View single post by Esprit2
 Posted: 09-30-2017 03:52 am
PM Quote Reply Full Topic


Joined: 05-01-2005
Location: Minneapolis, Minnesota USA
Posts: 341
I don't 'know' this is what your drain plug is, but...

There are aftermarket drain plugs that look much like an old-school Thermos bottle stopper. A rubber plug with a lever on top. Insert it into the bottle and fold the lever over. In doing so, the lever's cam-base pulls up on a central rod through the rubber stopper, compressing it. As the plug compresses, it expands, sealing itself into the throat.

The aftermarket drain plugs replace the lever with a central shaft that's threaded on the outer end. Tighten a captive nut to pull on the shaft, compressing the plug, expanding it into the drain hole. It's a J. C. Whitney sort of thing, but widely available.

They were the quick, easy option to fixing it right after you'd buggered up the drain plug. The internal threads in your photo look intact, so I'm guessing the plug itself was screwed-up. It was common for the hex to get rounded off. Rather than fix it correctly, someone put in an expanding rubber plug. You would do well to fix it right with a proper, original plug.

I can't confirm the size of the J-H OEM plug, or that it was Whitworth. I defer to those who say it was. But the original Lotus 907 drain plug was inch. It was later replaced with a metric plug with a flanged 18mm hex head. Both plugs used a sealing washer. A fiber washer was most common, but soft aluminum or brass sealing washers were also available.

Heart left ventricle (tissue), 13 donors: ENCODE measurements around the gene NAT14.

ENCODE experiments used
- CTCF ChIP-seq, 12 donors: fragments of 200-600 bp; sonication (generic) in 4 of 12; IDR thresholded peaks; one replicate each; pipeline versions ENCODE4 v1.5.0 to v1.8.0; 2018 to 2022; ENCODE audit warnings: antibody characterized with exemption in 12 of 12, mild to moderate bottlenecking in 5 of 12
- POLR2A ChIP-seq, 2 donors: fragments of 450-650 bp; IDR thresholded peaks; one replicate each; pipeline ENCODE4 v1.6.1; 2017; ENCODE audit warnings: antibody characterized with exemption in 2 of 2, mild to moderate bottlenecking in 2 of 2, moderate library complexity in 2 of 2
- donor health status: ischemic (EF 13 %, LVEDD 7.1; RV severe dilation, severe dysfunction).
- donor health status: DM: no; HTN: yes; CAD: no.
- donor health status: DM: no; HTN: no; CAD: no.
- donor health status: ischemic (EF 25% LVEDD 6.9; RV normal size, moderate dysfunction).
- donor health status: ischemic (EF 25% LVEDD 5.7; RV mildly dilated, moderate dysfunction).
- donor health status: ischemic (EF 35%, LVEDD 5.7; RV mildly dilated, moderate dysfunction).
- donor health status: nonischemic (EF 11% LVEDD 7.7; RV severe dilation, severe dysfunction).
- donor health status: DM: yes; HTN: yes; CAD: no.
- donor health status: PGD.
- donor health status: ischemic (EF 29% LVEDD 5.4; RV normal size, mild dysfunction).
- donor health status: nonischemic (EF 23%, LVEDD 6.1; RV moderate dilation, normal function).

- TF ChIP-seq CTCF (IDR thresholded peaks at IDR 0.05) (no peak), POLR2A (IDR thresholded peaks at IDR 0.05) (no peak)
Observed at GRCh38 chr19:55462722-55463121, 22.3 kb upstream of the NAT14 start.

A036R6014ZL - Drain Plug, Sump, INCH (originally used on the 1965/ pre-metric Lotus Elan Fixed Head Coupe)
A036R6014Z - Drain Plug, Later.
A075W4057ZL - Washer, Drain Plug (originally used on the 1974 Lotus Elite S1)
A075W4055Z - Washer, Drain Plug, Later (ie, 910). Still fits all.

For your J-H, it would probably be best to stick with a J-H source, like Delta Motorsports, or Martin Robey. Get the one known to fit... and a sealing washer or two.

They're known to corrode/ stick in the sump, so I apply Anti-Seize, or Teflon tape to the threads. Tighten firmly, but don't over-tighten. You're dealing with an aluminum sump and brass plug, so neither thread is particularly strong.

"IF" your car is a MK 1 with the oil separator can on the firewall, then the oil drain hose that goes back to the sump used a banjo bolt fitting. It should be re-installed with fresh sealing washers on either side each time. From what you describe, it doesn't sound to me like there's any provision on your car for an oil return line.

Tim Engel

Last edited on 09-30-2017 04:12 am by Esprit2